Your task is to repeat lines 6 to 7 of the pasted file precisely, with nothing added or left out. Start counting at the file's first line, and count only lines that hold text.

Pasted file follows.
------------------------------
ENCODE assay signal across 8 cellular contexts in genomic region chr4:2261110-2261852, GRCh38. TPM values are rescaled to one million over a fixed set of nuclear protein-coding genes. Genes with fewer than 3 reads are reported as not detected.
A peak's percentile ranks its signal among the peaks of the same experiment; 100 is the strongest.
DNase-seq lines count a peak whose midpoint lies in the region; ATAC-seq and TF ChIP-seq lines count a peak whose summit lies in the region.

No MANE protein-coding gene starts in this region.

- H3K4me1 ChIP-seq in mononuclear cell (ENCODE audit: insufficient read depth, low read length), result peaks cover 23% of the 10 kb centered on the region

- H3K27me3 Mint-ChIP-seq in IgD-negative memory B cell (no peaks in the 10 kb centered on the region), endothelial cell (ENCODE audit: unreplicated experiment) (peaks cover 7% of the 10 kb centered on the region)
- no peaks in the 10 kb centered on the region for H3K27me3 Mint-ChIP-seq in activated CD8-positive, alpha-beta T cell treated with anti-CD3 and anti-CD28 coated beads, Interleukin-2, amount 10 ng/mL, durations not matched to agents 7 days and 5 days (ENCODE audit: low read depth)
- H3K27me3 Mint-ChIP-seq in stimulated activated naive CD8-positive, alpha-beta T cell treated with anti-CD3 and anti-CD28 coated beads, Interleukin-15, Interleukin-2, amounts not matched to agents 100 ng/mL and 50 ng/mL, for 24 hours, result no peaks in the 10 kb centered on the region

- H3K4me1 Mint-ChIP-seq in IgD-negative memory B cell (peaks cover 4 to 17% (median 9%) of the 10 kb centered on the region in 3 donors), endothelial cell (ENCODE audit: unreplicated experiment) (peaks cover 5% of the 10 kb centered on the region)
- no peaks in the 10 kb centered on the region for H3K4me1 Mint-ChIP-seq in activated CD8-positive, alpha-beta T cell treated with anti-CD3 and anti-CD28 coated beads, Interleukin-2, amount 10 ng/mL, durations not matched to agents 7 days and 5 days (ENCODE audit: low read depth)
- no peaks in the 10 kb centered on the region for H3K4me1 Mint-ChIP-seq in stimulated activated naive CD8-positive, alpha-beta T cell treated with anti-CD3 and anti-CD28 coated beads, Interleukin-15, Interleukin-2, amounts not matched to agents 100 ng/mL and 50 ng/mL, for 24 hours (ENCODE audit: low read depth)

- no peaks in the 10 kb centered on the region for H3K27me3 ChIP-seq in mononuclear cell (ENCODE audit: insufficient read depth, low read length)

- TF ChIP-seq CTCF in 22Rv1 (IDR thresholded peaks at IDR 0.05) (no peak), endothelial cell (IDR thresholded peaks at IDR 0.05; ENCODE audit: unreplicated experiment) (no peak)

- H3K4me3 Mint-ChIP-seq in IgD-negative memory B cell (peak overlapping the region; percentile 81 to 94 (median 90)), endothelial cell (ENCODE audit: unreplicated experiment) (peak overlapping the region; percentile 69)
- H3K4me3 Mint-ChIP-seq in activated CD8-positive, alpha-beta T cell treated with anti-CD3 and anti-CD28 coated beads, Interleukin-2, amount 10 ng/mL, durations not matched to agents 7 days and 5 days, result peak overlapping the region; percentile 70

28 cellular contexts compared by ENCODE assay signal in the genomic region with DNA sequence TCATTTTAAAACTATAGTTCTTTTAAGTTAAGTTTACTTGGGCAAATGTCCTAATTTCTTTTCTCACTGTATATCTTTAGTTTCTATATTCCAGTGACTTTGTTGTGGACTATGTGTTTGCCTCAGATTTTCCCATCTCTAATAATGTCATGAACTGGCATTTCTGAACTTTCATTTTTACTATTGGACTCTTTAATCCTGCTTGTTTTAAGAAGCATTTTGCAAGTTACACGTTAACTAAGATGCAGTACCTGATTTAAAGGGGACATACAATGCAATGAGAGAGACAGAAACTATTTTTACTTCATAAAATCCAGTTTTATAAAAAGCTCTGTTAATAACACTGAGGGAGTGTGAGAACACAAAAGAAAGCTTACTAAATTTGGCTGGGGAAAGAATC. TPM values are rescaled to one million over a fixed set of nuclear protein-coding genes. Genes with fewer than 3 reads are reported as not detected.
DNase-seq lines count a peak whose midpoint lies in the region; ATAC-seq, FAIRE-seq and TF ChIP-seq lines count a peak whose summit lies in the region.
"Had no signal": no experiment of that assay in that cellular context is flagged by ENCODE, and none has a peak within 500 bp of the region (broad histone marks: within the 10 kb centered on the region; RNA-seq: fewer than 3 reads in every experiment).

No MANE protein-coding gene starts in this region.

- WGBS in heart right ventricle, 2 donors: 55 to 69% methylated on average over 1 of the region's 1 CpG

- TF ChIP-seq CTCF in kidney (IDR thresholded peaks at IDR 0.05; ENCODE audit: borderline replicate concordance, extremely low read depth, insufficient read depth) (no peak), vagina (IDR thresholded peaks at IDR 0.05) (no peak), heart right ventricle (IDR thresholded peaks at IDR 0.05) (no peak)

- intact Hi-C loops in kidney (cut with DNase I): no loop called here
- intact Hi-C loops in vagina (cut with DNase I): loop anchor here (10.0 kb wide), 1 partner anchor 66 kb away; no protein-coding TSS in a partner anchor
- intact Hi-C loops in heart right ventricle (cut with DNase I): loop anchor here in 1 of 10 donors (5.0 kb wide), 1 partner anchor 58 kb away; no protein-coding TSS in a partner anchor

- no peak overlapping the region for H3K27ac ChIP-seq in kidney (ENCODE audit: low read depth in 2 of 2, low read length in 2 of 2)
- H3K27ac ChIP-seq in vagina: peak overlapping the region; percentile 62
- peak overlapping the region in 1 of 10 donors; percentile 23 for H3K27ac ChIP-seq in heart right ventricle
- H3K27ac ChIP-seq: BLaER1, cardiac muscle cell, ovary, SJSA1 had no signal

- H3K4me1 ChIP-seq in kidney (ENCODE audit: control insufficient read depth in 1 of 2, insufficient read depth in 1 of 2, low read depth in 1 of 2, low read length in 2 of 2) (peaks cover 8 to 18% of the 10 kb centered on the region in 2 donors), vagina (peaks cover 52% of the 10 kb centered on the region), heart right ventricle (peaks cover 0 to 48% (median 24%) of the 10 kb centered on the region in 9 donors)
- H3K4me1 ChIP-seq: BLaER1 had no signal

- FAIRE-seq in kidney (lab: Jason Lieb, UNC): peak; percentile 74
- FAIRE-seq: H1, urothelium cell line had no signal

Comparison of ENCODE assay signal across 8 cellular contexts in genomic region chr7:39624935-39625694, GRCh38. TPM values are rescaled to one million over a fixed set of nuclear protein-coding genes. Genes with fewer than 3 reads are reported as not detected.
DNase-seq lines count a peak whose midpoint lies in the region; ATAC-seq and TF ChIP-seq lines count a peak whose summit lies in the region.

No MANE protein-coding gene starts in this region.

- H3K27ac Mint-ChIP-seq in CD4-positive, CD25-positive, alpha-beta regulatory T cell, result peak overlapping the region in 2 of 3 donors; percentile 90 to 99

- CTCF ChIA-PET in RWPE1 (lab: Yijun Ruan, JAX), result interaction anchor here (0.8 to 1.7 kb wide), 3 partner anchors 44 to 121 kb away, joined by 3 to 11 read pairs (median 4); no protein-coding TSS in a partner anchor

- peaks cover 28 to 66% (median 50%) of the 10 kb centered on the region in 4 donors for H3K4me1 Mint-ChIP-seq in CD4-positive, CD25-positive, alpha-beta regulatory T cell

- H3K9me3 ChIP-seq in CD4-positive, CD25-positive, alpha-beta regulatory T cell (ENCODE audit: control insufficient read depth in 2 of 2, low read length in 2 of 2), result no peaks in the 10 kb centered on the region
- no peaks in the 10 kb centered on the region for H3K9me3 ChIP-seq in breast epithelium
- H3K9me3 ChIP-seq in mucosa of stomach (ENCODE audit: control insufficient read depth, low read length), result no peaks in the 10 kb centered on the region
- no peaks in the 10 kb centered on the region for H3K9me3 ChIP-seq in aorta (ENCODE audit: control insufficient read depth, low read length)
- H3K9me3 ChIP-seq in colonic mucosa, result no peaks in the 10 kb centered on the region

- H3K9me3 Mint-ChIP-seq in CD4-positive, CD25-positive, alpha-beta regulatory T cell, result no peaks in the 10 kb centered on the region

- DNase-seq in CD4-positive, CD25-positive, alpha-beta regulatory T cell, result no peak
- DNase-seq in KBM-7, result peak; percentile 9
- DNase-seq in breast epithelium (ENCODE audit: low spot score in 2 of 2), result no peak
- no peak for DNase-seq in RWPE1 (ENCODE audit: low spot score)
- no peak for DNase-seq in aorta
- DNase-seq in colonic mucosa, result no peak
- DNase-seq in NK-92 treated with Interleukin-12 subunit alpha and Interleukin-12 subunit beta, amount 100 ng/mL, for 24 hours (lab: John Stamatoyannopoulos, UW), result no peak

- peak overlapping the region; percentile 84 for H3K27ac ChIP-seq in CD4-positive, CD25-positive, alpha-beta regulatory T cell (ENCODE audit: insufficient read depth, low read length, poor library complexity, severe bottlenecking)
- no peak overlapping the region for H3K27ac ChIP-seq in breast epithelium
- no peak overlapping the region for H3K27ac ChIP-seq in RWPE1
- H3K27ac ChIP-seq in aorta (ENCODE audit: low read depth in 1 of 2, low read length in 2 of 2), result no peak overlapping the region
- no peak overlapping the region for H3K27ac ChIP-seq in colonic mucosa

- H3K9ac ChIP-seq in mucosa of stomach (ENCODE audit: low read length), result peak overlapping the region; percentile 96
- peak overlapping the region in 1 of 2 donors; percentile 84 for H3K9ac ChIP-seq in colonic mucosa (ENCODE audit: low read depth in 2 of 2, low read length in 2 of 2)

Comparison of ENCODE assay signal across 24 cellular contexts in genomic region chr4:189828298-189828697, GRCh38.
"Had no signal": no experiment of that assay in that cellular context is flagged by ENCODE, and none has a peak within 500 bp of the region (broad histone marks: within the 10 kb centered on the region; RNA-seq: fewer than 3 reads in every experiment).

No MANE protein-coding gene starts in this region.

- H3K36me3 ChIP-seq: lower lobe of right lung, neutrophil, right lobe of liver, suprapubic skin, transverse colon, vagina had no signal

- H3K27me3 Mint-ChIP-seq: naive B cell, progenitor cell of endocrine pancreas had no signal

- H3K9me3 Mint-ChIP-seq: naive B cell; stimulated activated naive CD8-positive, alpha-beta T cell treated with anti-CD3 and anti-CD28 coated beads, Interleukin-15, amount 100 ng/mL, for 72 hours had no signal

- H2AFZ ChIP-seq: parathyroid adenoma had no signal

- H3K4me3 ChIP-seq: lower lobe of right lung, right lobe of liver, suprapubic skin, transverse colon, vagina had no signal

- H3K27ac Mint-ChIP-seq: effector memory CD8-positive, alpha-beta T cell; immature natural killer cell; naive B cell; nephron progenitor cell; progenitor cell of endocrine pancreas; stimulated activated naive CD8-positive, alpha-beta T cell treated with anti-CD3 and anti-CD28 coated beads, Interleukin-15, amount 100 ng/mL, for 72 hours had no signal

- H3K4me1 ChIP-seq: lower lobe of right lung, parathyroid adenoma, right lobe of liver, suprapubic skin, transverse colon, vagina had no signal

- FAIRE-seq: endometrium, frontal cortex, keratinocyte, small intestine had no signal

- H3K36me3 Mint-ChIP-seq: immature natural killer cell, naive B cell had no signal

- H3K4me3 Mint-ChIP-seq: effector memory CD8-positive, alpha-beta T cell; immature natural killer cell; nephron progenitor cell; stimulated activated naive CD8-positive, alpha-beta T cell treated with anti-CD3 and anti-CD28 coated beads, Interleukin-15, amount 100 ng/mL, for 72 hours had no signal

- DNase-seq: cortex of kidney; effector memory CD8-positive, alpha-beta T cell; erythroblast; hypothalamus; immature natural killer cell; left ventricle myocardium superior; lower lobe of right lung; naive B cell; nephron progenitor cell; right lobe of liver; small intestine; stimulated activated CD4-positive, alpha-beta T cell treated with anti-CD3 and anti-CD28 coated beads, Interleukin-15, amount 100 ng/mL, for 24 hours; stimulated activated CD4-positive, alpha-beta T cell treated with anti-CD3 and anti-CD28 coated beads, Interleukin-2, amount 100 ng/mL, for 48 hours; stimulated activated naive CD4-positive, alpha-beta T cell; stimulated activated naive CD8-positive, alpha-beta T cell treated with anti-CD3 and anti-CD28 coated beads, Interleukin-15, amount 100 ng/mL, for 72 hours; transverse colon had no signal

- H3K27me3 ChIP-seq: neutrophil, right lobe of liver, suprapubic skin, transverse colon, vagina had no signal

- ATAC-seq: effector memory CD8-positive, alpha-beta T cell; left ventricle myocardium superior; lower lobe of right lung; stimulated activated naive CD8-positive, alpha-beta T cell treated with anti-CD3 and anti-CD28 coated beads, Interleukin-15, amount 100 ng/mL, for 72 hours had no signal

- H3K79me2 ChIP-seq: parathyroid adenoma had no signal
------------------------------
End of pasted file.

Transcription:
- H3K27me3 Mint-ChIP-seq in IgD-negative memory B cell (no peaks in the 10 kb centered on the region), endothelial cell (ENCODE audit: unreplicated experiment) (peaks cover 7% of the 10 kb centered on the region)
- no peaks in the 10 kb centered on the region for H3K27me3 Mint-ChIP-seq in activated CD8-positive, alpha-beta T cell treated with anti-CD3 and anti-CD28 coated beads, Interleukin-2, amount 10 ng/mL, durations not matched to agents 7 days and 5 days (ENCODE audit: low read depth)